August 7, 2019
English Grammar – Present Perfect Introduction
Hey friends! How are you doing?
Connectors!In this post, I will be sharing a quick grammar explanation that many English learners ask me about.
Connectors are words that combine two phrases. “But” is an example of a connector. There are many types of connectors and I intend to make more posts to talk about the most common ones.
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Connectors will help you express yourself more efficiently. Native speakers use them all the time. But let’s focus on two connectors many English learners confuse.
These two connectors (or prepositional expressions) have the same meaning. The difference is in HOW you build your sentence which will sometimes be different.
Both are used to express a contrast between two things. They are more commonly used in written language. However, you may hear native speakers using these words in spoken language too. “Despite” is a bit more formal than “in spite of”, ok?
Let’s take a look at some examples so that you can understand the idea of “contrast”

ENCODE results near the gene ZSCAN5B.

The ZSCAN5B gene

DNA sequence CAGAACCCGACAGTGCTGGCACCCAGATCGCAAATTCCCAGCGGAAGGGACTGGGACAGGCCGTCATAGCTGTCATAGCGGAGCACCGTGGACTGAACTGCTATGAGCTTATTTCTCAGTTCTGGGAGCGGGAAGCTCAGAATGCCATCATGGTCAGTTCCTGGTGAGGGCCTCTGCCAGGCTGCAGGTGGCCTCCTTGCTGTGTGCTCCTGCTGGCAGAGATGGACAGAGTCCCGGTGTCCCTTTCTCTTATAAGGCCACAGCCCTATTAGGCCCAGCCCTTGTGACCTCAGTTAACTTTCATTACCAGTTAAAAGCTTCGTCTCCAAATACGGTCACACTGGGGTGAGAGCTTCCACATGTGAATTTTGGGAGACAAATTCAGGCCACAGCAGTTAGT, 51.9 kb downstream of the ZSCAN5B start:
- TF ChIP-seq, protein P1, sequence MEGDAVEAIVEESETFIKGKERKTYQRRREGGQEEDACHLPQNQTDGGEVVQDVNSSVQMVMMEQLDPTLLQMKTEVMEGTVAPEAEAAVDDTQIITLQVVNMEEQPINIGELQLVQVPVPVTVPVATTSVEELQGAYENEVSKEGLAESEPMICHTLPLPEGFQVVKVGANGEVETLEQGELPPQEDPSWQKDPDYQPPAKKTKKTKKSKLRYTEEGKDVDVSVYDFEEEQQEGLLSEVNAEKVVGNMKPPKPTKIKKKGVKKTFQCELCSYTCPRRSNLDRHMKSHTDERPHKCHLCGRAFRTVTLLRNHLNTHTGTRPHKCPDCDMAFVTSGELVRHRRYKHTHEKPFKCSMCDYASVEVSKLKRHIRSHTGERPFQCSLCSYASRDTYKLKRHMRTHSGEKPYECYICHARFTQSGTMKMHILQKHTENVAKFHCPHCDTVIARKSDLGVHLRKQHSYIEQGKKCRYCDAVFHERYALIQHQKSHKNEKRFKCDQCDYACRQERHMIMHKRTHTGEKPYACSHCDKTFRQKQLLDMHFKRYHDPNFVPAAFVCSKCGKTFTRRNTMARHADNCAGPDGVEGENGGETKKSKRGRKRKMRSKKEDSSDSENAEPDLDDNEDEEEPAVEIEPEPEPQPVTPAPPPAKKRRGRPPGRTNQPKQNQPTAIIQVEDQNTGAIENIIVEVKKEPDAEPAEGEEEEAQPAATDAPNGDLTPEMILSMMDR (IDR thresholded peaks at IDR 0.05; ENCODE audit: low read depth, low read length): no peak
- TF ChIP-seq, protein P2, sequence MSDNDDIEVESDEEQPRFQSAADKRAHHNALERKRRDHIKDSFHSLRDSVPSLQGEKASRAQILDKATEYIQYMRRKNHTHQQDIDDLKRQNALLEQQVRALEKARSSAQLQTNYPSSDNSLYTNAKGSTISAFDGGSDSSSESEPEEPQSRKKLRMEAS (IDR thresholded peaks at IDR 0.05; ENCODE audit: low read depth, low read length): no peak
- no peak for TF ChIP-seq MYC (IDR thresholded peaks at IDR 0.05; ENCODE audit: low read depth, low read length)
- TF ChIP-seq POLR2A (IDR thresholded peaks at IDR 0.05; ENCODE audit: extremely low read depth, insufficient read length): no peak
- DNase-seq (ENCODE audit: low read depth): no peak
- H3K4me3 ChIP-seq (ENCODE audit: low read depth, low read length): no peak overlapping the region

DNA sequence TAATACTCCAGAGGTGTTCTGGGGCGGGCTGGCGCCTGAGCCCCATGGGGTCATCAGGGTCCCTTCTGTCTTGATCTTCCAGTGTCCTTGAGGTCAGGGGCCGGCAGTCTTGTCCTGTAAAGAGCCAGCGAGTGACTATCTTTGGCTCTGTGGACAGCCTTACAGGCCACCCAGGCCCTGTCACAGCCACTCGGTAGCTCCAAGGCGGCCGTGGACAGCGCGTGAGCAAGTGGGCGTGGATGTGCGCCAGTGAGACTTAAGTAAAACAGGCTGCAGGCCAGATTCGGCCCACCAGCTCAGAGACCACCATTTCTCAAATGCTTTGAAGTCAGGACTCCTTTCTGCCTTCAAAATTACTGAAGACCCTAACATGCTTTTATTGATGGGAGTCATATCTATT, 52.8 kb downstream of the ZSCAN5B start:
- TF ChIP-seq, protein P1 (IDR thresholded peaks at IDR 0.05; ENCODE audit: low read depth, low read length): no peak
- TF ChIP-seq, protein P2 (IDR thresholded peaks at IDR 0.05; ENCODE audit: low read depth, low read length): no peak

Mary got a huge promotion at work despite her poor results.
In this case, I am saying Mary got a promotion at work. The contrast is “poor results”. When a person is NOT doing well at work, a promotion hardly ever happens. So that is the “contrast” between the two phrases and you can use “despite” to express that.
Can you use “in spite of” for the same example? YES! here it is:
Mary got a huge promotion at work in spite of her poor results
Students use Despite and In spite of incorrectly when they are making “that-clauses” (phrases with that)
What does that mean? I will give you an example!
John went to the party alone despite that his parents asked him not to! (this is wrong)
John went to the party alone despite the fact that his parents asked him not to.
You will need to include the words “the fact that”, then you can use “that”
In spite of the fact that/Despite the fact that Peter failed his final exams, his parents gave him a new car.
I know, it is very long. So you can use ING instead!! here is how to do it!
In spite of /Despite Peter failING his final exams, his parents gave him a new car.
PS: With despite, don’t use OF, ONLY the word DESPITE, ok?